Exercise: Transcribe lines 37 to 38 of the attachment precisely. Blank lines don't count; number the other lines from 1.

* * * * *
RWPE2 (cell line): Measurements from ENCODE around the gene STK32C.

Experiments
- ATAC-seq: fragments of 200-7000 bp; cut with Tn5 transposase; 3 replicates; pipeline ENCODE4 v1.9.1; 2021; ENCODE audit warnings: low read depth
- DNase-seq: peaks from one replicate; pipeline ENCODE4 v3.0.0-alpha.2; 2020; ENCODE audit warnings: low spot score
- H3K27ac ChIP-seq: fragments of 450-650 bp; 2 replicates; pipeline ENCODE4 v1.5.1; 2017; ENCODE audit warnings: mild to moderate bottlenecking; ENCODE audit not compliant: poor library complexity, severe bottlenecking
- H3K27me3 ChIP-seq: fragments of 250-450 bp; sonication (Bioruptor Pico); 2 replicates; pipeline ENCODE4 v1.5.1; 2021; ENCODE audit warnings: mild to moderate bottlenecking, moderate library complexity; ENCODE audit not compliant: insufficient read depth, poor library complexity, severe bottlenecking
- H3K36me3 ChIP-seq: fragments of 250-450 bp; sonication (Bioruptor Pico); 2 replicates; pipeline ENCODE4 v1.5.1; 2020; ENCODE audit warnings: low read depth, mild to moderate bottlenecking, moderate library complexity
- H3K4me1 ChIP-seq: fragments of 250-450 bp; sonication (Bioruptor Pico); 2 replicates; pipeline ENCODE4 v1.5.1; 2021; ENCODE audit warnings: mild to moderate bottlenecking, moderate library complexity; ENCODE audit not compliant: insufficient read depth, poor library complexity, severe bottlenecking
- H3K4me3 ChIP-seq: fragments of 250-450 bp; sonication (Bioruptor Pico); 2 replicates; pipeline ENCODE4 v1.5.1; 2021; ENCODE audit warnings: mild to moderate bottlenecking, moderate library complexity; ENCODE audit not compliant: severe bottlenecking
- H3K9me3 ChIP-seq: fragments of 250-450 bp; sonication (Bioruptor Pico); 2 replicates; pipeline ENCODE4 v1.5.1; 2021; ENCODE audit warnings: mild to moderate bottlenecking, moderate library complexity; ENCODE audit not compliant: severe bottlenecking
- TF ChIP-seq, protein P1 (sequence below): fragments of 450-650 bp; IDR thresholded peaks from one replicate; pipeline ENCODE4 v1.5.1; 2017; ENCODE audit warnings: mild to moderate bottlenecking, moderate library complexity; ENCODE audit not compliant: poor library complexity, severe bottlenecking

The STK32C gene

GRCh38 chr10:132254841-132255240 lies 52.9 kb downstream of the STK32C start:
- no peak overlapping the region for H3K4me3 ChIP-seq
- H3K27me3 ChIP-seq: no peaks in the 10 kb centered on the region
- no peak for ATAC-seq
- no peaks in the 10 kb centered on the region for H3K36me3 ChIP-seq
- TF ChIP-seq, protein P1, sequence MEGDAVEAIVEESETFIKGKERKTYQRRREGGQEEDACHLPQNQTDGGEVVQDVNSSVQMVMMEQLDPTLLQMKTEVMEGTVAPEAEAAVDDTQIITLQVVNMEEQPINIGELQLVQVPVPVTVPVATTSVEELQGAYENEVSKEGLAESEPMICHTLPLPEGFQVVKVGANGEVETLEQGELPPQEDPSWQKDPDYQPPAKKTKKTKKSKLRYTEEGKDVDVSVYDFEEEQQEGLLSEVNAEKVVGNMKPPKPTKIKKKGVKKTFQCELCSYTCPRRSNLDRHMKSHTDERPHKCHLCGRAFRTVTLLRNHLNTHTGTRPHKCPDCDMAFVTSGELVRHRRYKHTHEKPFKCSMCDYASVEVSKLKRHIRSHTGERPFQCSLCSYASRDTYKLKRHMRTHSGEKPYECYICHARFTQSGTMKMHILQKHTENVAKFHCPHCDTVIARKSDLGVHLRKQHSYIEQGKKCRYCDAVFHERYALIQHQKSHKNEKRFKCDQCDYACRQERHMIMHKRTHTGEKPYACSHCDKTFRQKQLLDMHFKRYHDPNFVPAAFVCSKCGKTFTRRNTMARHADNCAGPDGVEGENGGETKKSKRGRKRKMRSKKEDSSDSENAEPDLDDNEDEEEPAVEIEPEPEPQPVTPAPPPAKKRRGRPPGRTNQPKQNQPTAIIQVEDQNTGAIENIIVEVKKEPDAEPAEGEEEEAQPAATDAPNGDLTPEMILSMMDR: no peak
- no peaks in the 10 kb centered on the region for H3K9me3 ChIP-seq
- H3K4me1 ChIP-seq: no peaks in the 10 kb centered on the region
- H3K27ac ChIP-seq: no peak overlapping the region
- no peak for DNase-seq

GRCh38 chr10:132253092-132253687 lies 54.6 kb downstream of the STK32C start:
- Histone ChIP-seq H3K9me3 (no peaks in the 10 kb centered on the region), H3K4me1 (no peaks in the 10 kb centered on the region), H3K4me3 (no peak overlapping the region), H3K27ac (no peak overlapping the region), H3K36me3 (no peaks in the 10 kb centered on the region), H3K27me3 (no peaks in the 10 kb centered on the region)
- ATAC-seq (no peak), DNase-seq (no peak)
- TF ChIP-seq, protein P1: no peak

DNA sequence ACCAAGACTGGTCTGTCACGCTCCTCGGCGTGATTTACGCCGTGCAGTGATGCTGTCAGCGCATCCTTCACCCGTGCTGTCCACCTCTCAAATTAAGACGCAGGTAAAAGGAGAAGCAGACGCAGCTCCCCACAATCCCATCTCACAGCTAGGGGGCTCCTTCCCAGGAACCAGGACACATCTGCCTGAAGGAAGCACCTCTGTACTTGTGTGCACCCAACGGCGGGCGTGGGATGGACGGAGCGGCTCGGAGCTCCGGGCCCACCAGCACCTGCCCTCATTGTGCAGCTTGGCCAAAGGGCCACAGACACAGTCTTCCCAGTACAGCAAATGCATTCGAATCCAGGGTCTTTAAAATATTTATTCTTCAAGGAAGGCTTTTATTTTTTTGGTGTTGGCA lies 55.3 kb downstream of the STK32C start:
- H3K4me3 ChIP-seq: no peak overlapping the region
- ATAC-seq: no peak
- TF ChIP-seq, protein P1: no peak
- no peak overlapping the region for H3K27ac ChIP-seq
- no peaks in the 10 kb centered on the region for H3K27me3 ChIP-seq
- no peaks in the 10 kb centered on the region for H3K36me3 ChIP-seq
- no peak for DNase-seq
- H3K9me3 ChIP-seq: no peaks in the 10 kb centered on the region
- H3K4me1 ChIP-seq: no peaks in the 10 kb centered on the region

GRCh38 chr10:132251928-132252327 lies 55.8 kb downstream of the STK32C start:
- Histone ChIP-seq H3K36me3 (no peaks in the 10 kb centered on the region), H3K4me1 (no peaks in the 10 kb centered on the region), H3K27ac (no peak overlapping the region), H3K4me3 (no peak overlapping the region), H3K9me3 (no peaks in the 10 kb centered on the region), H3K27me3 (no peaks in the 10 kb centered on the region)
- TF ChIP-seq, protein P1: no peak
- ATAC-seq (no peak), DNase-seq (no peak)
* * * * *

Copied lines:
GRCh38 chr10:132251928-132252327 lies 55.8 kb downstream of the STK32C start:
- Histone ChIP-seq H3K36me3 (no peaks in the 10 kb centered on the region), H3K4me1 (no peaks in the 10 kb centered on the region), H3K27ac (no peak overlapping the region), H3K4me3 (no peak overlapping the region), H3K9me3 (no peaks in the 10 kb centered on the region), H3K27me3 (no peaks in the 10 kb centered on the region)